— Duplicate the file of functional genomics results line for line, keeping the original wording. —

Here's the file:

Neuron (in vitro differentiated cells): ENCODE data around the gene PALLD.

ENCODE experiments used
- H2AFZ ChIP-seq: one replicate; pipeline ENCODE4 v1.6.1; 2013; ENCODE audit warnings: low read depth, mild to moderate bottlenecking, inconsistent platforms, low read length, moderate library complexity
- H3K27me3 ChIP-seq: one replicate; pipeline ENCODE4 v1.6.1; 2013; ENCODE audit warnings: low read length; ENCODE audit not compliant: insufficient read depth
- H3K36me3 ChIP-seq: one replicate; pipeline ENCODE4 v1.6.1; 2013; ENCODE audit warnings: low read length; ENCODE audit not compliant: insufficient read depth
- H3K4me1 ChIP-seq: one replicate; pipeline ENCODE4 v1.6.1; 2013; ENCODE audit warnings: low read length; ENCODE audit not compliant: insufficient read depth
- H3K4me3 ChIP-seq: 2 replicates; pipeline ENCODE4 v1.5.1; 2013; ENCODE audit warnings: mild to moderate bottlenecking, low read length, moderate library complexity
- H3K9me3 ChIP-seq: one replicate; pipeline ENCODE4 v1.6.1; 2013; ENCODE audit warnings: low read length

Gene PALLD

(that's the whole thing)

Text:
Neuron (in vitro differentiated cells): ENCODE data around the gene PALLD.

ENCODE experiments used
- H2AFZ ChIP-seq: one replicate; pipeline ENCODE4 v1.6.1; 2013; ENCODE audit warnings: low read depth, mild to moderate bottlenecking, inconsistent platforms, low read length, moderate library complexity
- H3K27me3 ChIP-seq: one replicate; pipeline ENCODE4 v1.6.1; 2013; ENCODE audit warnings: low read length; ENCODE audit not compliant: insufficient read depth
- H3K36me3 ChIP-seq: one replicate; pipeline ENCODE4 v1.6.1; 2013; ENCODE audit warnings: low read length; ENCODE audit not compliant: insufficient read depth
- H3K4me1 ChIP-seq: one replicate; pipeline ENCODE4 v1.6.1; 2013; ENCODE audit warnings: low read length; ENCODE audit not compliant: insufficient read depth
- H3K4me3 ChIP-seq: 2 replicates; pipeline ENCODE4 v1.5.1; 2013; ENCODE audit warnings: mild to moderate bottlenecking, low read length, moderate library complexity
- H3K9me3 ChIP-seq: one replicate; pipeline ENCODE4 v1.6.1; 2013; ENCODE audit warnings: low read length

Gene PALLD